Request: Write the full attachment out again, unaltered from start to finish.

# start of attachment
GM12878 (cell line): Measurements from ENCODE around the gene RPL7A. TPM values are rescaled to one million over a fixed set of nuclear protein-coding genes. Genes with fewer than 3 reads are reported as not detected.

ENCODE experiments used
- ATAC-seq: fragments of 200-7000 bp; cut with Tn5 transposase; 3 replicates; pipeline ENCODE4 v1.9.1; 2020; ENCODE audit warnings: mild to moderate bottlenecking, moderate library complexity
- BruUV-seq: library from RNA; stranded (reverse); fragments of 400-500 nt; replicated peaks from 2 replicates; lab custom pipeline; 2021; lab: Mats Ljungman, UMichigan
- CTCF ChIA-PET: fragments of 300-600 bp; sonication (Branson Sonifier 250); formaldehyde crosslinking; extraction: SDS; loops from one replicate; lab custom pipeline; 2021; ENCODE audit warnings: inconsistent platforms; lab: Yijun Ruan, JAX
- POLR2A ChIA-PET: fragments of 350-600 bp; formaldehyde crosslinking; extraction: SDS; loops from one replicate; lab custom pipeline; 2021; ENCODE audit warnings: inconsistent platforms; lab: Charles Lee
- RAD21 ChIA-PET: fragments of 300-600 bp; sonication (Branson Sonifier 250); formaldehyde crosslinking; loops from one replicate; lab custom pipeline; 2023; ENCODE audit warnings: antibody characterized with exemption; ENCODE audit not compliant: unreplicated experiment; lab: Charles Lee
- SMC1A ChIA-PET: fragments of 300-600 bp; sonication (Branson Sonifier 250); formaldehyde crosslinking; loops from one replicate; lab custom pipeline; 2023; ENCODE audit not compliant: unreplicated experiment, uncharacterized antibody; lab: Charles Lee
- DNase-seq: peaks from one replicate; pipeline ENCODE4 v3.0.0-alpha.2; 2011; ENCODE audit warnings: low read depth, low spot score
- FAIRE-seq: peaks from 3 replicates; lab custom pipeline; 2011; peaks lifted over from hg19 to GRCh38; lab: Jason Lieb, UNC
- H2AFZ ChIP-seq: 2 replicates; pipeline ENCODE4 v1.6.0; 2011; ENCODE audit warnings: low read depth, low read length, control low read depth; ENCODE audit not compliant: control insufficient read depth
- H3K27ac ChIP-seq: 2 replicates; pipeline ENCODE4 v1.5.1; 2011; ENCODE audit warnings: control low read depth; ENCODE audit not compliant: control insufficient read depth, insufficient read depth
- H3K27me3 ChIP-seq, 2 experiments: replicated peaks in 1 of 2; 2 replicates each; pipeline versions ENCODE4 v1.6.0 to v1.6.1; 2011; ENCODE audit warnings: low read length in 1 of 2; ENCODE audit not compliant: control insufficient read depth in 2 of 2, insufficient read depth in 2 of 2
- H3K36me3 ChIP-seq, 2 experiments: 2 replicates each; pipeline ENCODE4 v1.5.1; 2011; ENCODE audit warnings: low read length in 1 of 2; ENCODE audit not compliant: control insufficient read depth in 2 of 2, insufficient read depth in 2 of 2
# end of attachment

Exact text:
GM12878 (cell line): Measurements from ENCODE around the gene RPL7A. TPM values are rescaled to one million over a fixed set of nuclear protein-coding genes. Genes with fewer than 3 reads are reported as not detected.

ENCODE experiments used
- ATAC-seq: fragments of 200-7000 bp; cut with Tn5 transposase; 3 replicates; pipeline ENCODE4 v1.9.1; 2020; ENCODE audit warnings: mild to moderate bottlenecking, moderate library complexity
- BruUV-seq: library from RNA; stranded (reverse); fragments of 400-500 nt; replicated peaks from 2 replicates; lab custom pipeline; 2021; lab: Mats Ljungman, UMichigan
- CTCF ChIA-PET: fragments of 300-600 bp; sonication (Branson Sonifier 250); formaldehyde crosslinking; extraction: SDS; loops from one replicate; lab custom pipeline; 2021; ENCODE audit warnings: inconsistent platforms; lab: Yijun Ruan, JAX
- POLR2A ChIA-PET: fragments of 350-600 bp; formaldehyde crosslinking; extraction: SDS; loops from one replicate; lab custom pipeline; 2021; ENCODE audit warnings: inconsistent platforms; lab: Charles Lee
- RAD21 ChIA-PET: fragments of 300-600 bp; sonication (Branson Sonifier 250); formaldehyde crosslinking; loops from one replicate; lab custom pipeline; 2023; ENCODE audit warnings: antibody characterized with exemption; ENCODE audit not compliant: unreplicated experiment; lab: Charles Lee
- SMC1A ChIA-PET: fragments of 300-600 bp; sonication (Branson Sonifier 250); formaldehyde crosslinking; loops from one replicate; lab custom pipeline; 2023; ENCODE audit not compliant: unreplicated experiment, uncharacterized antibody; lab: Charles Lee
- DNase-seq: peaks from one replicate; pipeline ENCODE4 v3.0.0-alpha.2; 2011; ENCODE audit warnings: low read depth, low spot score
- FAIRE-seq: peaks from 3 replicates; lab custom pipeline; 2011; peaks lifted over from hg19 to GRCh38; lab: Jason Lieb, UNC
- H2AFZ ChIP-seq: 2 replicates; pipeline ENCODE4 v1.6.0; 2011; ENCODE audit warnings: low read depth, low read length, control low read depth; ENCODE audit not compliant: control insufficient read depth
- H3K27ac ChIP-seq: 2 replicates; pipeline ENCODE4 v1.5.1; 2011; ENCODE audit warnings: control low read depth; ENCODE audit not compliant: control insufficient read depth, insufficient read depth
- H3K27me3 ChIP-seq, 2 experiments: replicated peaks in 1 of 2; 2 replicates each; pipeline versions ENCODE4 v1.6.0 to v1.6.1; 2011; ENCODE audit warnings: low read length in 1 of 2; ENCODE audit not compliant: control insufficient read depth in 2 of 2, insufficient read depth in 2 of 2
- H3K36me3 ChIP-seq, 2 experiments: 2 replicates each; pipeline ENCODE4 v1.5.1; 2011; ENCODE audit warnings: low read length in 1 of 2; ENCODE audit not compliant: control insufficient read depth in 2 of 2, insufficient read depth in 2 of 2